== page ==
Sam2: It is well known that R’ Yaakov Kaminetzky did not eat gebrokts even though his family minhag was to eat gebrokts. I believe he knew all the gemoras you are referring to.March 1, 2012 5:04 am at 5:04 am #856902
cherrybim: It specifically says he allowed his family while the CC himself didn’t. I only addressed the latter above. And I would shake with fear before C”V accusing the CC of having a minhag shtus.
As far as the Steipler — see Orchas Rabbeinu 2:49 page 50. He too didn’t eat gebrochts. Nor does Rav Chaim shlit”a. And Rav Yaakov Kamenetzky’s minhag was not to brok. See B’mechitzas Rabbeinu p.137.
I suppose the Chofetz Chaim, the Steipler, Rav Chaim shlit”a, and Rav Yaakov all had a “minhag shtus” according to your description.March 1, 2012 5:58 am at 5:58 am #856903NechomahParticipant
R’ Yaakov Kamenetsky’s minhag doesn’t come from his family. I read that he was once invited to a family for Pesach and he didn’t want, either kashrus issues in general or something else, but he didn’t want to insult them so he told them that he didn’t brok. He kept the minhag the rest of his life so as not to have told sheker.March 1, 2012 6:02 am at 6:02 am #856904
Fedup: It is also well known why R’ Kamenetzky didn’t eat Gebrochts and it had nothing to do with a Chumra/Minhag by Chametz on Pesach.March 1, 2012 3:56 pm at 3:56 pm #856905
“And I would shake with fear before C”V accusing the CC of having a minhag shtus.”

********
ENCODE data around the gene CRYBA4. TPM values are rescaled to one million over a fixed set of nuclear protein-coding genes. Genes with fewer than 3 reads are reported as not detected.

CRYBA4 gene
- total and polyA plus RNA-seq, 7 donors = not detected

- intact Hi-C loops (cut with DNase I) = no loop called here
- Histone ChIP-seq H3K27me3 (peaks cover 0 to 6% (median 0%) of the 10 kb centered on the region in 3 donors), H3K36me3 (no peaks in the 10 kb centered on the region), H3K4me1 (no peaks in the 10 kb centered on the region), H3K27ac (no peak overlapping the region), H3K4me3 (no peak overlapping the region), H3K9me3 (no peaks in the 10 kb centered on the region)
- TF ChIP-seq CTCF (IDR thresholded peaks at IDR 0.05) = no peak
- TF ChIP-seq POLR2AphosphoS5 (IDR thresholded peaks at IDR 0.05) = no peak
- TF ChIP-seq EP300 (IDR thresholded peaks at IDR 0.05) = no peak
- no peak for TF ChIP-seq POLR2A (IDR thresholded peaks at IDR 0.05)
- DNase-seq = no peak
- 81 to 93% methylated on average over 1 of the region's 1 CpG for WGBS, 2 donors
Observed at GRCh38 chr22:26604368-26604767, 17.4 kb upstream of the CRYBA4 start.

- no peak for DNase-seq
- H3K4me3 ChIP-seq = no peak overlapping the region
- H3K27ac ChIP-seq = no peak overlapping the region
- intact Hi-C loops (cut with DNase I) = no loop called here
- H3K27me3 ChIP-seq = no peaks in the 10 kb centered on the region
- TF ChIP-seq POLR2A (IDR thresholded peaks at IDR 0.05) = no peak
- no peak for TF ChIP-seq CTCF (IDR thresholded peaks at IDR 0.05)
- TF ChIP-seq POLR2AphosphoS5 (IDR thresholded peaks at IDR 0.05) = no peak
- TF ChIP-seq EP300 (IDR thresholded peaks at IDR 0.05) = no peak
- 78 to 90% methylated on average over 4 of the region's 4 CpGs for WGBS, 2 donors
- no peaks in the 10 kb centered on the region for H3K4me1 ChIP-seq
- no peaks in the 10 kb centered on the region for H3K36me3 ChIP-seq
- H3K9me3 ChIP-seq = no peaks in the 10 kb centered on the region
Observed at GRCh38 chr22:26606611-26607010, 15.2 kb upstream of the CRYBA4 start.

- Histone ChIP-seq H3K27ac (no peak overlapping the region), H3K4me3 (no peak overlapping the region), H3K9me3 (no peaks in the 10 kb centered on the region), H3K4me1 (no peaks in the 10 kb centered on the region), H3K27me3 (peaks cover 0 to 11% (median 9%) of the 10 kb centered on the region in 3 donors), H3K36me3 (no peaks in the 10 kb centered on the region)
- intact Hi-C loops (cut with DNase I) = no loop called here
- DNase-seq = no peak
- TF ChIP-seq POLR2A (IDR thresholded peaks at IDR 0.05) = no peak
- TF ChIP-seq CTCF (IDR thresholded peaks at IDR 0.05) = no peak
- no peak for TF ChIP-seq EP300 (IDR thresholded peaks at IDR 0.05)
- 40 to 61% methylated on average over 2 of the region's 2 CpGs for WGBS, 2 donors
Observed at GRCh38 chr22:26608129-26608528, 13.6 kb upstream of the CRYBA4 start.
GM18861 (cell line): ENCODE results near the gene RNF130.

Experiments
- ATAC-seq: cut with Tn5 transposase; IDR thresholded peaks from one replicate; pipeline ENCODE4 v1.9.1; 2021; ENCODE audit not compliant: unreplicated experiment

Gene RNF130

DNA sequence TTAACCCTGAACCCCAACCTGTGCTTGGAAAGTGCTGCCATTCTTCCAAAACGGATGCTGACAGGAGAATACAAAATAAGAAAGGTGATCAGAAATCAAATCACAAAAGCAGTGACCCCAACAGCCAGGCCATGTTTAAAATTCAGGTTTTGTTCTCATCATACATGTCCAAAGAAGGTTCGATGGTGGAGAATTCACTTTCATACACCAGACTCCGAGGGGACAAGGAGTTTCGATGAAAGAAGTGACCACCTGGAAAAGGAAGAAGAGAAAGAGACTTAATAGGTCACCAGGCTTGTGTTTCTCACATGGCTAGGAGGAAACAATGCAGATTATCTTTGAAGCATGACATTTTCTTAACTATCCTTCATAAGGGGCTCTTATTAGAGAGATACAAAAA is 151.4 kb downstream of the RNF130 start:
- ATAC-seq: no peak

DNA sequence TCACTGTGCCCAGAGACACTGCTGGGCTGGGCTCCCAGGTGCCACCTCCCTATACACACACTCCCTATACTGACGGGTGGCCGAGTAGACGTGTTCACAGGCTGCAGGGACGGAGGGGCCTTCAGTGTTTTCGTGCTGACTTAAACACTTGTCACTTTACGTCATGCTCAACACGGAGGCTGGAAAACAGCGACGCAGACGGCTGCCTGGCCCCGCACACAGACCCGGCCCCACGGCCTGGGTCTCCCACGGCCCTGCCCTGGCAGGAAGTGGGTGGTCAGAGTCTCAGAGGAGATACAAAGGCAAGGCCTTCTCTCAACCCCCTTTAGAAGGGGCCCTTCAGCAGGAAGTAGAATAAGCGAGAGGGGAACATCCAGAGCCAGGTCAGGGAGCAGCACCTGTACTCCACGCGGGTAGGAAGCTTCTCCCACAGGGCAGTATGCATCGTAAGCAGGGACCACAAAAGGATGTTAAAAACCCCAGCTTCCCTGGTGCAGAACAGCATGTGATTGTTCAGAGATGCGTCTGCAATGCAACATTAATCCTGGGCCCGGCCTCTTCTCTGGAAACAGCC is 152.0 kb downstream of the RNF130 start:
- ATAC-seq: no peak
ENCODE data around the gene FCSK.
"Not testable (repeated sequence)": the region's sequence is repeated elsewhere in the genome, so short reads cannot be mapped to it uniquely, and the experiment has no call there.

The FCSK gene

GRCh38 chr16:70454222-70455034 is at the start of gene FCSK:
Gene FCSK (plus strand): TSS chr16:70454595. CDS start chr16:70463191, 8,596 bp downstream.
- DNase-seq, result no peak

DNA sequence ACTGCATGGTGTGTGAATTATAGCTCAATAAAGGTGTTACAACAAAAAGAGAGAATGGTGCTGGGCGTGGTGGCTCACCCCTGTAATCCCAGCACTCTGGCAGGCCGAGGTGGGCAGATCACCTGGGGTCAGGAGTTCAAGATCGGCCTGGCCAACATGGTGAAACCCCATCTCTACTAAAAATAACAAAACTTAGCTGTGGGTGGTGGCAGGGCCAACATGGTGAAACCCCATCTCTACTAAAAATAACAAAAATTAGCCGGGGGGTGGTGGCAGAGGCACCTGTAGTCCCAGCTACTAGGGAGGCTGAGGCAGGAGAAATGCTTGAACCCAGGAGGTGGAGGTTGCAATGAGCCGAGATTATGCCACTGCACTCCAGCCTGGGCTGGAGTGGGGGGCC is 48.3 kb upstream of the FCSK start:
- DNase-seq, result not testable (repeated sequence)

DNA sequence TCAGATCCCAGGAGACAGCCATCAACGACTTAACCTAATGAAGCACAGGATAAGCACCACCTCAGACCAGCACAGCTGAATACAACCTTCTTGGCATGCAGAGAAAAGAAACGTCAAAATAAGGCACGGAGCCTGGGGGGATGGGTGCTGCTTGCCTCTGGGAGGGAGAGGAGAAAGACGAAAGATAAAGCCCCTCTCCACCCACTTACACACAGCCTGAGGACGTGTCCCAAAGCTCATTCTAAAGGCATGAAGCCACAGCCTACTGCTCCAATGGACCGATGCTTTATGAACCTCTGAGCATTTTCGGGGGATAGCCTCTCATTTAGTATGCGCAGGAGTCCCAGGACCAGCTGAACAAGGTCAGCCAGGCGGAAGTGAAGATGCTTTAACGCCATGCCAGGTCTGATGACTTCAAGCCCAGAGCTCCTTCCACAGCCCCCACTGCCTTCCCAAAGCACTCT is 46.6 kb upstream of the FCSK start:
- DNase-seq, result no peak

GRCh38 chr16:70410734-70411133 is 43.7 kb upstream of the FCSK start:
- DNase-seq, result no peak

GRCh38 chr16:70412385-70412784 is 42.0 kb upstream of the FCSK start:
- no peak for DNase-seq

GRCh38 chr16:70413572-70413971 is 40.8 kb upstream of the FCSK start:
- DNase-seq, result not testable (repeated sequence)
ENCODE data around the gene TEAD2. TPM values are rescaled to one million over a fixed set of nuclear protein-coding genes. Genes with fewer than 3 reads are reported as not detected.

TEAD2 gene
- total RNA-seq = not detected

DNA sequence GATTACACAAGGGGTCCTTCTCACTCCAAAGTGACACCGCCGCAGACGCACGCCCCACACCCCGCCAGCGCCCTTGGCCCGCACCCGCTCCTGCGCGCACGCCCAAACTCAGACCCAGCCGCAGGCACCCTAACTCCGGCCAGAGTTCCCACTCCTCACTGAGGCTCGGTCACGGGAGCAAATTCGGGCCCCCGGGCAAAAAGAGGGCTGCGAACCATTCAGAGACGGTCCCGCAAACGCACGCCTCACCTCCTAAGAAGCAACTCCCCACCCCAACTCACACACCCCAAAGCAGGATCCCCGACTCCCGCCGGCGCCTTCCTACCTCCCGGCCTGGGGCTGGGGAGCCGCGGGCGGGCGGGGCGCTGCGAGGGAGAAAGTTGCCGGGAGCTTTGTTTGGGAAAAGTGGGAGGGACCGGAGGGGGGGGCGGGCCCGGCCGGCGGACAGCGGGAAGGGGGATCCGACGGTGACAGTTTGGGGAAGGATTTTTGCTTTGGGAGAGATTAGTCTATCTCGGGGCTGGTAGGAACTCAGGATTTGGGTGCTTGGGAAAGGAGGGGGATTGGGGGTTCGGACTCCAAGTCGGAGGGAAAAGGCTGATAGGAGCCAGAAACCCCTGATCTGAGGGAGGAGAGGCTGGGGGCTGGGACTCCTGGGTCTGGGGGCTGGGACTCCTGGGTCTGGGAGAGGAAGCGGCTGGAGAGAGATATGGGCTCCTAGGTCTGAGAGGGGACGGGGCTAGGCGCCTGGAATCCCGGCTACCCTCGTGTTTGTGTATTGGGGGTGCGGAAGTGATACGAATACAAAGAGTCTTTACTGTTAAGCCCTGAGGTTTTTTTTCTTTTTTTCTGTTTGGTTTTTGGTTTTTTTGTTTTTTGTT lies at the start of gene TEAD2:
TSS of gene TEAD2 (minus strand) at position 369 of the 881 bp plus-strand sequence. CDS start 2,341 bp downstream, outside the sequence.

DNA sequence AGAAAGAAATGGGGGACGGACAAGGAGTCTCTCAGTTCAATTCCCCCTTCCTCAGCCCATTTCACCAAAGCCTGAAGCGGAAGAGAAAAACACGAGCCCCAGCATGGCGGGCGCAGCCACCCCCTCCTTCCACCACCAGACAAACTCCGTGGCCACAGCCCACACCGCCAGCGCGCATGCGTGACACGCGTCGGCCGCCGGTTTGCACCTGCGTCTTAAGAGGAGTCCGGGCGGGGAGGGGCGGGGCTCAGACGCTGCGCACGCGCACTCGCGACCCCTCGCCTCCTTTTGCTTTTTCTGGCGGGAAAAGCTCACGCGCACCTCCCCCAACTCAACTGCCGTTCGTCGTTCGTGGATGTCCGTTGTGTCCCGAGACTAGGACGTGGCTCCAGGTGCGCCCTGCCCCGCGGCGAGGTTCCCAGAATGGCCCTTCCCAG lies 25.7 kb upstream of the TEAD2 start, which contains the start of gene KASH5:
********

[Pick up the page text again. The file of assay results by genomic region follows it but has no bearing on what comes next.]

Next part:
Yes, and I would too had it not indisputably been labeled such by gaonim and g’dolim of previous generations; and I don’t think you are that ignorant not to know who these gaonim and g’dolim were. And as I indicated before, I too keep this minhag shtus.March 1, 2012 5:38 pm at 5:38 pm #856906hershiMember
cherryb: Can you please specificially name AND SOURCE (as you requested of others) even a single godol who called this a minhag shtus?March 1, 2012 8:34 pm at 8:34 pm #856907YehudahTzviParticipant
What are the Gemara sources supporting the eating of Gebrochts?March 1, 2012 8:59 pm at 8:59 pm #856908
According to the Toldos Yaakov, while the Steipler’s family ate gebrochs, he did not until his older age. It would seem that it was not a family minhag, which is not surprising.March 1, 2012 9:33 pm at 9:33 pm #856909
“According to the Toldos Yaakov, while the Steipler’s family ate gebrochs, he did not until his older age. It would seem that it was not a family minhag, which is not surprising.”
Correction – Since the Steipler was chasidish, it would seem that it was a family minhag not to eat g’brochs, yet he allowed his family to eat g’brochs and he also ate g’brochs when it was convenient later on.March 2, 2012 8:13 am at 8:13 am #856910
Pesachim 40something, I think (and it’s in Brachos too) mentions that a Zaken or Choleh can even soak his Matzah in water so it’s easier to chew. And, as mentioned above, saliva is Mechametz. Thus, to really hold Gebrochts you couldn’t let Matzah come in contact with your saliva.